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Are Medical Pot Dispensaries Legal In Washington? Depends On Where You Are

Hansi Lo Wang

The special session in Olympia is winding down. There are only a few days left for state lawmakers to answer this question: Is it legal to open a medical marijuana dispensary in Washington? Right now, cities have their own rules. And in neighboring cities, like Seattle and Shoreline, it may even depend on which side of the street you're on. KUOW's Hansi Lo Wang has our story.


Wang: "I'm standing here along 145th Street. It's a dividing line between the cities of Shoreline and Seattle, and it's also a dividing line between where medical marijuana dispensaries and collectives can and cannot open right now."

That's an important distinction for Patrick. He runs a medical marijuana collective on the Shoreline side of 145th Street.

Patrick: "You know, ideally, I would have rather been across the street in the city of Seattle."

Collectives and dispensaries are places where patients can get marijuana with approval from their doctors. Patrick's lawyer advised him not to give his last name.

Wang: "Is it your license being revoked currently?"

Patrick: "Um, you know, I'm not really at liberty to talk about that right now. I kind of have to, I mean, my lawyer advised me to just not really speak about the Shoreline situation."

The Shoreline situation, as Patrick calls it, is tricky because the city denied a business license application for his medical marijuana collective. Even though collectives and dispensaries are nonprofits, they are still required to get a business license to operate. Patrick plans to appeal Shoreline's decision.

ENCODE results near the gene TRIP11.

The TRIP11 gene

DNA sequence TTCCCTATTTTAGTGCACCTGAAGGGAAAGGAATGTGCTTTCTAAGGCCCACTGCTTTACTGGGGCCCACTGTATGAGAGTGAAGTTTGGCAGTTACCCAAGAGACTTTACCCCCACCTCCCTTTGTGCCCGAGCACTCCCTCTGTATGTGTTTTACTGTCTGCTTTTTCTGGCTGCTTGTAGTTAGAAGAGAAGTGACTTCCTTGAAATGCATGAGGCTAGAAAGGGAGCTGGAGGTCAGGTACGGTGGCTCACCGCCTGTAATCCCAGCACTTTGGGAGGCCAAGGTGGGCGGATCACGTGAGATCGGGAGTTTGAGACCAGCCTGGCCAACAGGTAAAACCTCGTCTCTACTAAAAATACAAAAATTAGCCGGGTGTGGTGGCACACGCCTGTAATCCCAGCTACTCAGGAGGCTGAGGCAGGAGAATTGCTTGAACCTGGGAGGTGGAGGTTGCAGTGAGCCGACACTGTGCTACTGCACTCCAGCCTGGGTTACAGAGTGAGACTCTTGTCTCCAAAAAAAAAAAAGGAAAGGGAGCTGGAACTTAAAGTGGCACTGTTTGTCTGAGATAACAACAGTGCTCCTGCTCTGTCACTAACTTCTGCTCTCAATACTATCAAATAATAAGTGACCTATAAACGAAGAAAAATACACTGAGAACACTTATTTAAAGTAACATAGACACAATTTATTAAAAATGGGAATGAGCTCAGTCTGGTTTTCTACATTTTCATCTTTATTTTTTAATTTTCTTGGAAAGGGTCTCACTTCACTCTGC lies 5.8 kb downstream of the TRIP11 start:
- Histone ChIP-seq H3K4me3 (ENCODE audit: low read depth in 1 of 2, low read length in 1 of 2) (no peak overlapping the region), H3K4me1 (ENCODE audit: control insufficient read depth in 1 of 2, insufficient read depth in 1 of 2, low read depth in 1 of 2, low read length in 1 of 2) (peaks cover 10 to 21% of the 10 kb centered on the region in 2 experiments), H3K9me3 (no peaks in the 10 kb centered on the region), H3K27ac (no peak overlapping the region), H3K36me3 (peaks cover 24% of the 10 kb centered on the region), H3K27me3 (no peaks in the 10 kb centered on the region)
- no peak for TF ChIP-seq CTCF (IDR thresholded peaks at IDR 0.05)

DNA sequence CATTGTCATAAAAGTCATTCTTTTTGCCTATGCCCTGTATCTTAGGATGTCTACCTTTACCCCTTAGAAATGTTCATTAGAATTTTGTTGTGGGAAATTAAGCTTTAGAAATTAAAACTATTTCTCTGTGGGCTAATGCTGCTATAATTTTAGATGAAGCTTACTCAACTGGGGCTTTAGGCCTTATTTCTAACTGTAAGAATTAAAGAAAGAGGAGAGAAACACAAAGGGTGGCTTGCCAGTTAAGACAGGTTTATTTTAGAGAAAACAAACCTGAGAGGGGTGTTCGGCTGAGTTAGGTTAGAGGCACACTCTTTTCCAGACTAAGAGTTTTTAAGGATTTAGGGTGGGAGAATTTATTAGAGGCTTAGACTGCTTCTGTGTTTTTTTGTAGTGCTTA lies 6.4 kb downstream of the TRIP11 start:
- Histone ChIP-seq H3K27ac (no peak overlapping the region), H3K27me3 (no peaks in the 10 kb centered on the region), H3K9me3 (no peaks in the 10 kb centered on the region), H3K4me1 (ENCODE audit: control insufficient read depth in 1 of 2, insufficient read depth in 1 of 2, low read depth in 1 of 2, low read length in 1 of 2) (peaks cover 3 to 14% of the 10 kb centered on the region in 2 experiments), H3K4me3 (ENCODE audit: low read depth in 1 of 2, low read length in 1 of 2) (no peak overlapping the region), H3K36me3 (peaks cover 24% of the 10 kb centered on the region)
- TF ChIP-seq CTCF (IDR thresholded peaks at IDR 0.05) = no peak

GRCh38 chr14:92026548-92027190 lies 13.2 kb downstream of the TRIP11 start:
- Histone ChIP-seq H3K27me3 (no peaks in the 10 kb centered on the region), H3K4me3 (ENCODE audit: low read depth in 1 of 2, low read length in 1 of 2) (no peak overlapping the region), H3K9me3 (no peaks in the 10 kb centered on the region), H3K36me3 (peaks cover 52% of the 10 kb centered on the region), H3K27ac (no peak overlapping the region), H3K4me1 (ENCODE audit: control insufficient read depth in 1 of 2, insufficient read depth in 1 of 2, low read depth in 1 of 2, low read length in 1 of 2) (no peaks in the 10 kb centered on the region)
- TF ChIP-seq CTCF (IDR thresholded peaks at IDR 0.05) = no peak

Meanwhile, his collective has served almost 500 medical marijuana patients since opening on May 1, but he's not sure if it's worth staying in Shoreline.

Patrick: "You wake up every day, it's like, should you go full–speed ahead, or should you be hesitant and just wait to see what happens the next day? It really makes you definitely think about it twice every single day."

Shoreline has thought twice about the legalities of dispensaries and collectives. The city initially gave them business licenses but then started revoking them. Shoreline city officials say they're waiting for clarification from Olympia before deciding what to do next.

Shoreline is one of several cities in the Puget Sound region that have taken a more conservative stance on this issue. But south of 145th Street in Seattle, dispensaries and collectives operate in a more liberal legal environment. Brandon DuBois and his business partner Bryan Gabriel run a medical marijuana dispensary in North Seattle.

DuBois: "What a nerve–wracking day! It has been a lot of, it's a lot of stress getting to this point."

They've just given a tour to some staff from the City Council and City Attorney's Office. Those officials are trying to figure out how to regulate the industry locally. DuBois says if you're going to open a medical marijuana dispensary, Seattle is the place to be.

DuBois: "We feel like we're strategically placed in the city. The city of Seattle is comfortable with everything we're doing, and they know that there's patients out there that need to get to their meds."

DuBois says he and his co–owner have been waiting to receive a Seattle business license since their dispensary opened in February. But the city says it just received an application from the dispensary on May 20.

City officials say they know there are dispensaries and collectives operating in Seattle without business licenses. It's a problem they hope to address in the coming months. Whatever the state Legislature decides, Seattle and other cities across Washington will still have to craft their own rules on who's allowed to sell medical marijuana.

For KUOW News, I'm Hansi Lo Wang.

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